What’s the last excuse you used to avoid shooting a short film? It probably sounded something like this:
- “I would shoot it if I had a crew.”
- “I just can’t seem to nail down a good location.”
- “I really just don’t have the time to shoot all weekend.”
Sometimes, you just don’t have time, and that’s okay. But, in reality, you probably do have the time. It’s just always daunting to get a project rolling. It’s easier to say that you’re “working on” filming your next project instead of — you know — actually doing it.
So today we’re going to talk about how to take that weekend-long shoot and condense it into something you can knock out in a day.
Writing for a Quick Shoot
When you’re beginning your short film project, you have to start with a good script. Now, a good script is completely subjective — it may be good to you, and it may be bad to someone else. That doesn’t matter. This isn’t really a screenwriting exercise, but I’ll give you a tip on writing a bare-bones short film — write for what you have. Don’t overextend yourself with extensive props and dreams of giant budgets — a good story doesn’t require flash to capture an audience. Good characters and a good story will suffice.
Keep your script tight. No unnecessary dialogue or filler; just get to the point. A page of script equals about a minute of screen time, which equals roughly about an hour of shooting. So keep that in mind when writing your script if you really want to get it done in a day.
Location really affects shooting time. If you have multiple locations, moving from one place to another can eat precious hours. Stick to one location.
Once you’ve got a location in mind, head over a few days before and do a quick location scout. For this short, we wanted to shoot in a downtown area and use the buildings’ lights as practical lighting, so I went out and got a few test shots. This inspired the vibe I wanted, and it gave me an idea of what I had to work with.
We found a theater with some overhanging marquee lights that served our script’s vision perfectly, so I settled on that as our location.
Crew and Gear
Here in the studio, we just got one of our favorite new pieces of gear — the BlackMagic Pocket Cinema Camera. At a cost of $1,300, it’s practical for incredible quality video. We also used a Rokinon 50mm, which is about $400. Now I know, for some, that is completely out of reach, and you may call me an idiot for suggesting that this gear is practical. And I totally understand. When I’ve worked with bare bones budgets in the past, I relied on friends in my local filmmaking community, and I borrowed their cameras and lenses. If you find the right community, the people will be willing to help you out on a shoot or lend you gear for a quick weekend project.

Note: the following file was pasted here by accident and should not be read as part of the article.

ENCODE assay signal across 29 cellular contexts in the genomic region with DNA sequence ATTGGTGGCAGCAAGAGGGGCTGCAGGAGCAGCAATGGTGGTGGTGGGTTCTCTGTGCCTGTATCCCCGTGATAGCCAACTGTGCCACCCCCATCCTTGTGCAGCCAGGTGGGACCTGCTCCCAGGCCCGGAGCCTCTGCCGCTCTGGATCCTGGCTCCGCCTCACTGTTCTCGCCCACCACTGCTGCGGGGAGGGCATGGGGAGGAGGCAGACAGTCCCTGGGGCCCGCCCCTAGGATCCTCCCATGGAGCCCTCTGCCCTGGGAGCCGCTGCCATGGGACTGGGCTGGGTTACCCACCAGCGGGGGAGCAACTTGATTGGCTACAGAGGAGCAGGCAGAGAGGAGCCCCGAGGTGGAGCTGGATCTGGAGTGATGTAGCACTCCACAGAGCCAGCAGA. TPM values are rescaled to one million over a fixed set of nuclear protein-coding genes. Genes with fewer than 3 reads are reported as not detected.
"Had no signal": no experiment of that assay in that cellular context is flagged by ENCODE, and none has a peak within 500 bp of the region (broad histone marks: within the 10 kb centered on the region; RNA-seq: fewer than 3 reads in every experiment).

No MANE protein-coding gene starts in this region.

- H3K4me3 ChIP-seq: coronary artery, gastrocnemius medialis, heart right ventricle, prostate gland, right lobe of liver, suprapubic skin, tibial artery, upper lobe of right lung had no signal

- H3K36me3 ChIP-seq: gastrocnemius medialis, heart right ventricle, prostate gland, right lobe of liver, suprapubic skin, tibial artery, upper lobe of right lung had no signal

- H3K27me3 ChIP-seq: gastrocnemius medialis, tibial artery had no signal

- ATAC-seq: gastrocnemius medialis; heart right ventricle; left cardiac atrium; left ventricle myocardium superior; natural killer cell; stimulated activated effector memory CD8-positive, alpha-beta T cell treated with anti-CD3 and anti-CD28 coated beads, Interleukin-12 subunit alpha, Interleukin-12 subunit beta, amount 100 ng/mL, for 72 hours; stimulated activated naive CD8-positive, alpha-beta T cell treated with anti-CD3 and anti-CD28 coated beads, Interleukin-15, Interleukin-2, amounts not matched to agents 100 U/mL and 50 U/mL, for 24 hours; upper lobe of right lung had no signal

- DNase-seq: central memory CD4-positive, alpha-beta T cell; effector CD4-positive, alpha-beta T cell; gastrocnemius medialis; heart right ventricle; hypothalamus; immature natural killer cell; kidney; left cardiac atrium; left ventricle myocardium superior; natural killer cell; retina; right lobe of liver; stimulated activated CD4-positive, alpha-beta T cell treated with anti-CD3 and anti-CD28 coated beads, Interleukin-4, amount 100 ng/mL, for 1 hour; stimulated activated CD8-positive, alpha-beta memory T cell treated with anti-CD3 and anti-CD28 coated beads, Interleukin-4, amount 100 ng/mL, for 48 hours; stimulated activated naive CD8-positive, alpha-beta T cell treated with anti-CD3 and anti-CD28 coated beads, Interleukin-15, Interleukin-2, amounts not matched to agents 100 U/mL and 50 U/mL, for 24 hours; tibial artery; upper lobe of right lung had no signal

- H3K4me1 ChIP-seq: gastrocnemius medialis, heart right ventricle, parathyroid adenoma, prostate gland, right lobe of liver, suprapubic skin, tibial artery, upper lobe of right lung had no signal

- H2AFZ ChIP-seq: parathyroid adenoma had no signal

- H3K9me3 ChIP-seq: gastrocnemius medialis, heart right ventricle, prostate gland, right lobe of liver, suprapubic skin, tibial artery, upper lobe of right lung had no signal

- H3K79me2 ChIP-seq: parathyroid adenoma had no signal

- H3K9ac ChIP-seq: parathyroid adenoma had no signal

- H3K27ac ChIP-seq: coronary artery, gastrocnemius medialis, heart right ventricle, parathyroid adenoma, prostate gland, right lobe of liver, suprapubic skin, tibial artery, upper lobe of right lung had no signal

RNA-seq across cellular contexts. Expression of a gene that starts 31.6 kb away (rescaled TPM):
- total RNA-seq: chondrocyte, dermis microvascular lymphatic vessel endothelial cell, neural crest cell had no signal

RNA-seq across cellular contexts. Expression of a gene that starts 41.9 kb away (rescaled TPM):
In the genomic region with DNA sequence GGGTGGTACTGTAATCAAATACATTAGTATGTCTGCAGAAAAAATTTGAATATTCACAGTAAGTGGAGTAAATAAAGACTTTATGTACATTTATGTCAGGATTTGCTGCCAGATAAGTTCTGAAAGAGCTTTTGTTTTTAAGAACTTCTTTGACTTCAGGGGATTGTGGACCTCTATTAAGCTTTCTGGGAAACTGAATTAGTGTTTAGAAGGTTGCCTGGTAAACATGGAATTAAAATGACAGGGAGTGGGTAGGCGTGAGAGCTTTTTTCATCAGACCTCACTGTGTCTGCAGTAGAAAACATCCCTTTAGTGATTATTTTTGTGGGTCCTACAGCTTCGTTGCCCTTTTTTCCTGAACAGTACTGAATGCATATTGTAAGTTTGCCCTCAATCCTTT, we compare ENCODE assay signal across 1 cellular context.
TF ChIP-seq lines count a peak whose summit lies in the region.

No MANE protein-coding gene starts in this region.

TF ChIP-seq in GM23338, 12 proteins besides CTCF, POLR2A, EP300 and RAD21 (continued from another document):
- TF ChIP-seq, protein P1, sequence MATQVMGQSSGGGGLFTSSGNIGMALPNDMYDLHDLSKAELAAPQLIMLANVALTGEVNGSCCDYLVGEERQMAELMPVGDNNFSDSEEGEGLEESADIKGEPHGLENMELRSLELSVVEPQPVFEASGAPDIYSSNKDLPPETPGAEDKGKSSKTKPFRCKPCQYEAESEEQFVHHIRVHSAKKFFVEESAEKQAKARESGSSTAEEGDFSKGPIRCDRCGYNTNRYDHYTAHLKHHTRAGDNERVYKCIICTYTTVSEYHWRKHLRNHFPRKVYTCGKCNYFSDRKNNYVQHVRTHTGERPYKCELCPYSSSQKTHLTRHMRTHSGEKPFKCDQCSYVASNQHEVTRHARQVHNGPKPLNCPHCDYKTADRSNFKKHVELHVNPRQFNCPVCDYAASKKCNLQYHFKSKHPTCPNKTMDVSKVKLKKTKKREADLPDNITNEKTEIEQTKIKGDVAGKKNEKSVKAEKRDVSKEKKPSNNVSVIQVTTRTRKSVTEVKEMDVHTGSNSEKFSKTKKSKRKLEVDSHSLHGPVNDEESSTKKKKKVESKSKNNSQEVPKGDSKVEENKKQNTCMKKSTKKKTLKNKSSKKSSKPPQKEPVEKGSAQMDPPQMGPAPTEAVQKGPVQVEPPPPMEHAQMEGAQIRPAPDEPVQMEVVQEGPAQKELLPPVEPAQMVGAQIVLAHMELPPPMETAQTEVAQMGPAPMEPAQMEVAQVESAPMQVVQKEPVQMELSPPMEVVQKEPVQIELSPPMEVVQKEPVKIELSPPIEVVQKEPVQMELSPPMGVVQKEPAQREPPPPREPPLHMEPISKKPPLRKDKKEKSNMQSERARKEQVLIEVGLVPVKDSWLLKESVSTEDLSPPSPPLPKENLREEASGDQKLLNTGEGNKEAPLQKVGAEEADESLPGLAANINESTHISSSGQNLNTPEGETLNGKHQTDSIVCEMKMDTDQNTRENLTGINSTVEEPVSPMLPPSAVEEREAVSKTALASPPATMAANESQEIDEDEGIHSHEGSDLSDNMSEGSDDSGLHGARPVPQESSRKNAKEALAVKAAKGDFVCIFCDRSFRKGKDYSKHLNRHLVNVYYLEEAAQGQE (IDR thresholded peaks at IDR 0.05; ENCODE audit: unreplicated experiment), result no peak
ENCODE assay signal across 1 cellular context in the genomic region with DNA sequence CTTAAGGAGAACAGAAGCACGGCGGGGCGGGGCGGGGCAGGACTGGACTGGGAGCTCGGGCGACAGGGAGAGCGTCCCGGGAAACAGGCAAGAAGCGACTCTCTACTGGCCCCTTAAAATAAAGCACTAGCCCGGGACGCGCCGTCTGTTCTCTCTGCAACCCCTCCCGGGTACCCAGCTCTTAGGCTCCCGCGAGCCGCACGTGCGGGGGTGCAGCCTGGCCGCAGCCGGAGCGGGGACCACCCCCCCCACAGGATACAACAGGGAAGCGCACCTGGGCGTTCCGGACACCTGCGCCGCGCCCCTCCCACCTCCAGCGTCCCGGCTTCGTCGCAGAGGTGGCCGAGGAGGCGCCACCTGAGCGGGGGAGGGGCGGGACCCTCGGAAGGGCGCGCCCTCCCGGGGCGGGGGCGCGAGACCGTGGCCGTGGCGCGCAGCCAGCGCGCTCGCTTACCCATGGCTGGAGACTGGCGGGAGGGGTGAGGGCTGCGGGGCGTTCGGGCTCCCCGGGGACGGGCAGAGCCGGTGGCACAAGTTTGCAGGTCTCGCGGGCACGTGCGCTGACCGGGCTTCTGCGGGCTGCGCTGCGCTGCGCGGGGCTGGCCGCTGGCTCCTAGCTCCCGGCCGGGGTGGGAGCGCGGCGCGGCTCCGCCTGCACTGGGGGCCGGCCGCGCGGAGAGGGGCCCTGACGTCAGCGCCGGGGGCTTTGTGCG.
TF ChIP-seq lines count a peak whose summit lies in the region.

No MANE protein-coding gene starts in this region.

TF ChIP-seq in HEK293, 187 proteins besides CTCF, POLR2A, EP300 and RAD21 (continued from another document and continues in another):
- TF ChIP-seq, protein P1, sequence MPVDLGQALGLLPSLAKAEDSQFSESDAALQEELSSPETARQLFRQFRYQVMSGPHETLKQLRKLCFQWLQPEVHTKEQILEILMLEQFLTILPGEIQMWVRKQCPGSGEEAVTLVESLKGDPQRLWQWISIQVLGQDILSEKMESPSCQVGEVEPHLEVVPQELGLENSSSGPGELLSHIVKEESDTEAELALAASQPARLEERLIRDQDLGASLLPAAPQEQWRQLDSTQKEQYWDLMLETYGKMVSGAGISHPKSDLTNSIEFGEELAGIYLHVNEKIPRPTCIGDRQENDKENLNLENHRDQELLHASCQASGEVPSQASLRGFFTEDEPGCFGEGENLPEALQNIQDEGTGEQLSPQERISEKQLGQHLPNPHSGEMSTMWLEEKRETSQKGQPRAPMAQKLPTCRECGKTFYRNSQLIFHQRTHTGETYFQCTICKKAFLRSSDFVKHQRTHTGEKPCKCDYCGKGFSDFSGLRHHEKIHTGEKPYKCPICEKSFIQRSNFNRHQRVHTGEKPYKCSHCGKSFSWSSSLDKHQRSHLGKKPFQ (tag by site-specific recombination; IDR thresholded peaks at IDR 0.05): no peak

As for the camera, find one that is versatile enough for your lighting conditions. The Sony Alpha Series and the BMPCC are great low-light cameras, and they are sure to get you a good shot, no matter how bad the lighting conditions may be.
Now, for the hardest part of getting a short film off the ground — finding crew and actors. If you’re on a shoe string or no-string budget, getting people to help you out can be an ordeal. But when you minimize your crew, it can be easier to get four people on board than ten. When you reduce your crew to the bare minimum, all you need are your actors, a DP, and an audio guy. Don’t skimp on the audio guy. You definitely cannot run audio while running the camera, and bad audio will ruin your short. I promise.
Keeping Things Rolling
So, everything is set up, and shoot day comes along. What’s the magic tip to get this thing done quickly? Get in and out as quickly as possible. Maybe you’re depending on the daylight, or maybe you need to shoot before someone kicks you out of your location. (We aren’t saying you should go trespassing — always get permission to use your locations.) Whatever the reason start moving and keep moving.
Use a shot list to stay on track. Write down the shots that you need to get: a master shot, a few over-the-shoulders, and some inserts (if you need them). When you have that all on a list, you throw the guesswork out the window and drastically reduce production time on-set.
Lighting can also be a huge time suck on set. Setting up and maneuvering lights can take up almost half the shoot day. So I recommend shooting with as many practical lights as possible. Find a spot with ample lights to work with while location scouting. Some creative blocking will also help you out with minimal light set ups — set your actors’ positions to take full advantage of the available light.
In our short, we used almost no extra lights — just the marquee lighting to get our key, our fill, and our back light. When you run into a situation where the practicals just aren’t cutting it, you can use a bounce to reflect some of that light onto a specific area. Here, we weren’t getting adequate light on our subject’s chin, so we set up a bounce to get that little bit of extra light to even out his face.
When that doesn’t seem to help, it doesn’t hurt to have a little LED in your gear bag to help you out in a pinch. We have an Aputure AL-MX that’s a little beast when it comes to clutch lighting situations. Throw it on a light stand, clip it into place — the AL-MX can probably fit just about anywhere.
Remember, there’s really nothing better at helping you hone your craft than getting out there and shooting something. Trial and error is one of the surest ways to learn what works, and what doesn’t. You may ask, “What if the film sucks once I’ve finished it?” Who cares? You still created content. I can’t count how many bad shorts I’ve made in my life, but they all gave me the experience I needed to improve.
I’m a huge believer in the 10,000 hours theory — it takes a lot of hands-on work to master your craft, so it’s best to get started now.